Joel Quenneville (Jeff Vinnick/NHLI via Getty Images)
Blackhawks coach Joel Quenneville can tie Al Arbour for the second-most coaching wins in NHL history Tuesday, but ahead of the tilt against the Predators, Quenneville signed a three-year extension to remain in Chicago until 2019-20.
Blackhawks coach Joel Quenneville is one win away from tying Al Arbour as the second-winningest coach in NHL history and could record his 782nd win Tuesday against the Nashville Predators. If that wasn’t enough to excite Quenneville Tuesday, he also inked a three-year contract extension that will keep him in Chicago until the 2019-20 season.
“We’ve got a great situation going here,” Blackhawks GM Stan Bowman said of the extension. “We’re fortunate to have Joel on board and he’s been a huge part of what we’ve accomplished as a group. There’s no one you’d want behind the bench more than Joel.”
No financial terms of the deal have been released, but Sportsnet’s Nick Kypreos reported Quenneville will get a raise in salary for the final year of his current deal, and the three-year extension is “in ballpark of $18 million” over the span of the contract.
Quenneville, 57, joined the Blackhawks in September 2008 as a pro scout after three seasons with the Colorado Avalanche. Shortly after joining the Blackhawks, though, Quenneville became Chicago’s coach. To begin the 2008-09 season, the Blackhawks got off to a slow start under then-coach Denis Savard. His 1-2-1 record through four games was enough for management to relieve Savard of his duties, and Quenneville was promptly promoted from his scouting position to coach.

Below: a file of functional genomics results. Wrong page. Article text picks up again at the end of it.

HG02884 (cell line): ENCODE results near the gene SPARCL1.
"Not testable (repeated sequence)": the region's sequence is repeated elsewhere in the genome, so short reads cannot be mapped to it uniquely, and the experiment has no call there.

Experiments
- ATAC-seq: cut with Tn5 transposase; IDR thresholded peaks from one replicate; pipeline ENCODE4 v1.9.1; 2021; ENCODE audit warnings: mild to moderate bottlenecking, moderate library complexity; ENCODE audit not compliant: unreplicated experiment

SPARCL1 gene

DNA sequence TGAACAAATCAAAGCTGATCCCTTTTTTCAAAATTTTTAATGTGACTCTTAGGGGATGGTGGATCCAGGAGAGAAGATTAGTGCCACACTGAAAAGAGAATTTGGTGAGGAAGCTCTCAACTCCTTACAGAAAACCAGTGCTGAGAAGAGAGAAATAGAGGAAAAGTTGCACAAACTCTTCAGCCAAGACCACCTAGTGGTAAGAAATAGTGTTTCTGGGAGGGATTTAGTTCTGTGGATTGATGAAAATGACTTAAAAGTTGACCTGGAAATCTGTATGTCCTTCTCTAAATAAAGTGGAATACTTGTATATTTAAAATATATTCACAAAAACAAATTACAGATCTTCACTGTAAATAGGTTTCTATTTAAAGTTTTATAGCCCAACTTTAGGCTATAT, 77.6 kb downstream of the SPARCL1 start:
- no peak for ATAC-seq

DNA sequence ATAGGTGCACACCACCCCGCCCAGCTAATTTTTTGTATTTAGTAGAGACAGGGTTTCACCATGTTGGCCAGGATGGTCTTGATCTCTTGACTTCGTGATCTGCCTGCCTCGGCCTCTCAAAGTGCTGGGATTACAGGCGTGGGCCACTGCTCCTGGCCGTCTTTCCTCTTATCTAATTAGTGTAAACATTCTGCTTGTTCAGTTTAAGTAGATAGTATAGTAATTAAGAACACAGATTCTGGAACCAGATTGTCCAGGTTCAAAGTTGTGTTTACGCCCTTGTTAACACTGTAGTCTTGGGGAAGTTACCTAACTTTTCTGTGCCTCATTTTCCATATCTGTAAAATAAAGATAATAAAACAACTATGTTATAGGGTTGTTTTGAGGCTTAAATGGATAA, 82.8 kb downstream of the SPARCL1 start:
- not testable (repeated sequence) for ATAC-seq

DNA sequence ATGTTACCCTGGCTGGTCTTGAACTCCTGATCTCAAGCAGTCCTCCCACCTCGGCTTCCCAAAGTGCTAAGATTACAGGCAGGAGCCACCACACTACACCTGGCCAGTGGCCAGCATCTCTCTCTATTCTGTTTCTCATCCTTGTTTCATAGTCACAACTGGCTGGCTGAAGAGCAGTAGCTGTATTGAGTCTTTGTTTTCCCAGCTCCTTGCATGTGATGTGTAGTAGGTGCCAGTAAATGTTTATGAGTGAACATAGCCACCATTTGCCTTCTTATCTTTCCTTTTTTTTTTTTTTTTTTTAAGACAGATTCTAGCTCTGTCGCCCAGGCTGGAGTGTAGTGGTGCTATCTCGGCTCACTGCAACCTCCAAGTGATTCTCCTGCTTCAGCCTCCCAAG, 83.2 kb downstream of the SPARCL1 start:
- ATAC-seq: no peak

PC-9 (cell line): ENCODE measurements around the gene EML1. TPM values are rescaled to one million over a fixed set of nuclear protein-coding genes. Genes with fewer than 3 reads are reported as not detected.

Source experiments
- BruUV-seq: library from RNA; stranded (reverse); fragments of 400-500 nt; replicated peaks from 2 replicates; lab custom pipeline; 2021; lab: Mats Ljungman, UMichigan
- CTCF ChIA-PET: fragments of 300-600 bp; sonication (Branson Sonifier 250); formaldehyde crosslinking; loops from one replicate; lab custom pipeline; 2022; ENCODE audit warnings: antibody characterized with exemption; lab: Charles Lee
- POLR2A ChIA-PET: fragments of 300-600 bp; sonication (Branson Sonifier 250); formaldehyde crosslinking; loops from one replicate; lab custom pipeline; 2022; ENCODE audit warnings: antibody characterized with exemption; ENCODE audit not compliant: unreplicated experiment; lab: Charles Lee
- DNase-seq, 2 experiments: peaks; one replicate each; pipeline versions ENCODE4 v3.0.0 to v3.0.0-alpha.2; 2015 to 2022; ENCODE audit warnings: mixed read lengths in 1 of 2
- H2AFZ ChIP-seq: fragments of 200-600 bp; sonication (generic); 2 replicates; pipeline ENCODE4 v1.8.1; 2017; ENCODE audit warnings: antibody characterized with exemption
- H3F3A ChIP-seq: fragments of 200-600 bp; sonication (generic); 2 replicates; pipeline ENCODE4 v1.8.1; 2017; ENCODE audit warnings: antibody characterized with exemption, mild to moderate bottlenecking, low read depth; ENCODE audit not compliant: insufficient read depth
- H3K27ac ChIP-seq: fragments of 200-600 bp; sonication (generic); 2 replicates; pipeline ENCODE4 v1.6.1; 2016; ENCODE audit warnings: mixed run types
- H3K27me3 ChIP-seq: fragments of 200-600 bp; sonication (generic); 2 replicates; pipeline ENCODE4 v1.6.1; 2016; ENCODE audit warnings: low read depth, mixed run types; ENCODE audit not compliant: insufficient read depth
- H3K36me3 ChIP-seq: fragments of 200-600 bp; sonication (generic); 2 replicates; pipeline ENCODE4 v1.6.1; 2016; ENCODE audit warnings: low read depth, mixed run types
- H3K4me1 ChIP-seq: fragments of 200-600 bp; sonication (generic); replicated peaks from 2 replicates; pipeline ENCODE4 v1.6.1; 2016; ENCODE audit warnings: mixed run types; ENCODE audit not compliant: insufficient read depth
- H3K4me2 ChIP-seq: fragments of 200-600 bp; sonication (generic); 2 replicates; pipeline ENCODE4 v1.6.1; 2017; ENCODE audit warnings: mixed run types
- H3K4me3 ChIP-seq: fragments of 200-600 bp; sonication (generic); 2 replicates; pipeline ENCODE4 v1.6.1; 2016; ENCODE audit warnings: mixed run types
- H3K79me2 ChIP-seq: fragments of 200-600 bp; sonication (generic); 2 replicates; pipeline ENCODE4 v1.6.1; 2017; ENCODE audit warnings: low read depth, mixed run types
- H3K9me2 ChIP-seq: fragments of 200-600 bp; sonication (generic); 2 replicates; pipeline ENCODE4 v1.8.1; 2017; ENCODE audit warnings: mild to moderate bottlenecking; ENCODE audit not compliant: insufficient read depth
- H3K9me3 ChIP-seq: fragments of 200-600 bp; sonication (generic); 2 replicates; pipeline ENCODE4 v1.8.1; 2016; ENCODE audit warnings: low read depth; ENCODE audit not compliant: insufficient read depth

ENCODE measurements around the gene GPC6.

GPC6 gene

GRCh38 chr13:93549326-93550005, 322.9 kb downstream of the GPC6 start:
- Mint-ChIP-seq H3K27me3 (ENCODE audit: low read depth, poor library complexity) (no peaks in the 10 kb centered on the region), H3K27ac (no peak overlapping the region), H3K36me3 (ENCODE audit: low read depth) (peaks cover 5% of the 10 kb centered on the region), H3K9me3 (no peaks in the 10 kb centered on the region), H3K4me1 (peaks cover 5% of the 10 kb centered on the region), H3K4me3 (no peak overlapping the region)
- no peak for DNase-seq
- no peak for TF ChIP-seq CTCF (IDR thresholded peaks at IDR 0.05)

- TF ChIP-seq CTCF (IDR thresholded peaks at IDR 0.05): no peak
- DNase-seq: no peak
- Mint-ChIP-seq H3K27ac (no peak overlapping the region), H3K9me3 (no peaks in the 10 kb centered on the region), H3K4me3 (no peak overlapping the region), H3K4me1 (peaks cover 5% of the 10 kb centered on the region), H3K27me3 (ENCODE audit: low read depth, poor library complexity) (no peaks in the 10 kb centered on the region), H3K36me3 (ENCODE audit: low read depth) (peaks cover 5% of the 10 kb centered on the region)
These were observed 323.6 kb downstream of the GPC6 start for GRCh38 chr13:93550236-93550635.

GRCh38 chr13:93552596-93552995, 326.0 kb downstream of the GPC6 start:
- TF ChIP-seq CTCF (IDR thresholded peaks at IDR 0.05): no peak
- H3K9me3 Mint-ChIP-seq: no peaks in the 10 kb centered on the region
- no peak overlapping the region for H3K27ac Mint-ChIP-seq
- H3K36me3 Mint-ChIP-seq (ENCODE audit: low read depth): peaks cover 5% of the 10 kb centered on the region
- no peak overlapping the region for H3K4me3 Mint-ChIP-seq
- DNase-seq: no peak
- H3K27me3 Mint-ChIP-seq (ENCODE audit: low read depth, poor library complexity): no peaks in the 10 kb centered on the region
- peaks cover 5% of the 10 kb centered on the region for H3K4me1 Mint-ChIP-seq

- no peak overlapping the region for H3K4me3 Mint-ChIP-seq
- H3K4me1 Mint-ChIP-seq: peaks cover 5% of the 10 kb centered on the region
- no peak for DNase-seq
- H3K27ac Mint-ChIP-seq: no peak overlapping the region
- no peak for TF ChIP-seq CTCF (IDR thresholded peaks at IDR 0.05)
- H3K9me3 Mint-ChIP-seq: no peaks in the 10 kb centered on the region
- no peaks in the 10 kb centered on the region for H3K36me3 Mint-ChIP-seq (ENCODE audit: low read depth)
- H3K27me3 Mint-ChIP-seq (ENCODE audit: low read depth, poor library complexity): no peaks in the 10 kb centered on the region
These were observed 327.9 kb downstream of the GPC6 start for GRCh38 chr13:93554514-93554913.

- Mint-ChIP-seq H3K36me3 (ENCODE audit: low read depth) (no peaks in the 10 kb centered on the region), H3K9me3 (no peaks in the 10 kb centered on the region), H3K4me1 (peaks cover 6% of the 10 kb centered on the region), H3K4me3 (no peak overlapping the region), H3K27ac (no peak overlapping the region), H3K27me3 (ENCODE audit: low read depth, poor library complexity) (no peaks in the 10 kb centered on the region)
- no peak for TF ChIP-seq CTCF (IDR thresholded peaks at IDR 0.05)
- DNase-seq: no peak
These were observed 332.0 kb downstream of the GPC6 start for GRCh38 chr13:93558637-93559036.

“In your wildest dreams, you wouldn’t have expected what has happened to happen,” Quenneville said. “Even an optimistic point of view was that it was an exciting young team that had a bright future. Things developed in a great way right off the bat. We had a ton of young kids who were competitive, loved being around each other and improved as we were going through those years.”
In his first season with the Blackhawks, Quenneville coached Chicago to its first post-season berth in five years and second in the past 10 seasons. Quenneville got the upstart Blackhawks past the Calgary Flames and Vancouver Canucks before falling to the Detroit Red Wings in the Western Conference final. The deep playoff run was a sign of things to come for Quenneville’s Blackhawks, though.
From 2009-10 until present, Quenneville guidance has helped turned the Blackhawks into one of the most successful teams in the league. He led Chicago to Stanley Cups in 2010, 2013 and 2015, a Presidents’ Trophy in 2012-13 and the team has managed two William Jennings Trophies as the team with the lowest goals against with Quenneville at the helm.
“The sign of a great coach is to be able to get your most talented players to play their best,” Bowman said. “That’s not easy to do. Certainly that’s a sign of a coach that is successful. They’re able to get their top players to play well and do it often. Joel has a great feel for that.”
A feel so great, in fact, that Quenneville is eyeying up the Arbour’s mark of 782 wins. And once he gets to 783, the only coach ahead of him on the all-time list will be Scotty Bowman, Stan’s father and currently an advisor with the Blackhawks. So could Quenneville eventually catch Bowman’s mark of 1,244 wins? He laughed, and said it was a “stretch.”
“I felt fortunate when I first started in this game that I’ve been around really good players, really good teams and really good situations,” Quenneville said. “None better than here in Chicago.”